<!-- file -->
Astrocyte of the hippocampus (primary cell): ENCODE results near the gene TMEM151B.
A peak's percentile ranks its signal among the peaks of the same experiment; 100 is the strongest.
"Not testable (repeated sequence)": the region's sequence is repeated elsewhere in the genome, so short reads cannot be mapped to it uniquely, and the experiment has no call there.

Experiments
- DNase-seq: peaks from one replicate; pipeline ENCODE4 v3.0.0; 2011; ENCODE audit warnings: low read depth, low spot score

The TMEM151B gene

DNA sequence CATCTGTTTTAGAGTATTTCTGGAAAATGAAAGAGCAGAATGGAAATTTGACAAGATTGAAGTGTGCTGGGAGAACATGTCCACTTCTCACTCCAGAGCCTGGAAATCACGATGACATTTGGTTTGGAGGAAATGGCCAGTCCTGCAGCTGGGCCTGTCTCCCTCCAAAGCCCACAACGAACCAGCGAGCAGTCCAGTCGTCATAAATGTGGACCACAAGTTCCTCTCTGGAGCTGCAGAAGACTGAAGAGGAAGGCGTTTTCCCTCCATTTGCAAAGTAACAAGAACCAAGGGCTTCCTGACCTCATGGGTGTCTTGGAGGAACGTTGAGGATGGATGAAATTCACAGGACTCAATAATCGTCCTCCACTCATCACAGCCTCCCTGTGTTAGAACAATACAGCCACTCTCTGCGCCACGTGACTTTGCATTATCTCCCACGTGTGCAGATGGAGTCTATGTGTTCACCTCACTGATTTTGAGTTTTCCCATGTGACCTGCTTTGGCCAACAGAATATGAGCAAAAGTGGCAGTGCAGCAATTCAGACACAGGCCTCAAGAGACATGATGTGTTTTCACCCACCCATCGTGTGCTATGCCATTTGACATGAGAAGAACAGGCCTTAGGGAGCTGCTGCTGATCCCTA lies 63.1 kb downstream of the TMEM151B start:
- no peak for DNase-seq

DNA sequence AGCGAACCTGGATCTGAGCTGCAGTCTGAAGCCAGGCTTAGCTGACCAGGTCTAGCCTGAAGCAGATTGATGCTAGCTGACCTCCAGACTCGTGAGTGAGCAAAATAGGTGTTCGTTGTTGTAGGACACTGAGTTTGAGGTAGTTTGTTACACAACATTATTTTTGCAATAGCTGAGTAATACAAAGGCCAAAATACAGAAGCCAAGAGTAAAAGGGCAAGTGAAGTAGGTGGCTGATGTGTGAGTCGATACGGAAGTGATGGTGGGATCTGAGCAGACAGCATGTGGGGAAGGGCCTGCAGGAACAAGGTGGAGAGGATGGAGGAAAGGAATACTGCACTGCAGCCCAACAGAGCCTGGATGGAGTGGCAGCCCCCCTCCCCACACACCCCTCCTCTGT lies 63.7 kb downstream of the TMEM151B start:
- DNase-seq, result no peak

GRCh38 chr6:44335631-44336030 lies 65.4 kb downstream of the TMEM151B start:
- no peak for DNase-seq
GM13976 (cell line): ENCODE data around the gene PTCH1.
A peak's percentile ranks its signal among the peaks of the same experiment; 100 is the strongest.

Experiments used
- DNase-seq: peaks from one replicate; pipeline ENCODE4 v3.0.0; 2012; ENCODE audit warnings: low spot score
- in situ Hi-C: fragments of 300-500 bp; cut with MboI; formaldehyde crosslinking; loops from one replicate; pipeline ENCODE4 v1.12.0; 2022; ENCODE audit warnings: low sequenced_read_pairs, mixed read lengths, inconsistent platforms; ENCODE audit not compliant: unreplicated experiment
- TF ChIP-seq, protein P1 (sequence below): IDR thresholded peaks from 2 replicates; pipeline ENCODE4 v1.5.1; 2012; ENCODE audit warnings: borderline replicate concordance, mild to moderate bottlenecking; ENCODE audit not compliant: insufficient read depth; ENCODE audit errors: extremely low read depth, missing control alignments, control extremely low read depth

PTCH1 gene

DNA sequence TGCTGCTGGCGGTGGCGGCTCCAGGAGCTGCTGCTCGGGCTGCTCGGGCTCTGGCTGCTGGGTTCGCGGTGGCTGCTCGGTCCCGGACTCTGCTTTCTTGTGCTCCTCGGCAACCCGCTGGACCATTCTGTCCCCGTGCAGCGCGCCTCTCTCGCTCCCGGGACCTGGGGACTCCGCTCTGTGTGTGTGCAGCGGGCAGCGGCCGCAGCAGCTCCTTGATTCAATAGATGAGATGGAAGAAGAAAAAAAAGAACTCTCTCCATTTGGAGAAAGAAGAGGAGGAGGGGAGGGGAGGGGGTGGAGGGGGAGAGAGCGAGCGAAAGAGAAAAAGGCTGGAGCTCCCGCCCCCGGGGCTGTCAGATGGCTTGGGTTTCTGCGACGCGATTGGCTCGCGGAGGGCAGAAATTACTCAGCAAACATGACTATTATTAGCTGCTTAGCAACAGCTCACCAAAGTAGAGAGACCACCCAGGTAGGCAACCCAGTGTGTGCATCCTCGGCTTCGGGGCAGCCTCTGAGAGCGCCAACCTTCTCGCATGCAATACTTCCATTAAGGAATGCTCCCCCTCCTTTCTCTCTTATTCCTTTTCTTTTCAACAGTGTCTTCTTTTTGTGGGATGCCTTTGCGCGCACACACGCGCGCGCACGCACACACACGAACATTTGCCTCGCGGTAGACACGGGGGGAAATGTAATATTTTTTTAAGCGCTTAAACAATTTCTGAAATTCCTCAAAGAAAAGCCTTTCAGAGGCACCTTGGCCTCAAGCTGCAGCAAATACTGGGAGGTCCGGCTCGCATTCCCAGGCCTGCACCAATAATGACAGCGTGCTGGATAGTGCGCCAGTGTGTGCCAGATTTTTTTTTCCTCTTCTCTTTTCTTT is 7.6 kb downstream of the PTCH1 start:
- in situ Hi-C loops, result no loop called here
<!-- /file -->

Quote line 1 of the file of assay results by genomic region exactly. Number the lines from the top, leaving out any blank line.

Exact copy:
Astrocyte of the hippocampus (primary cell): ENCODE results near the gene TMEM151B.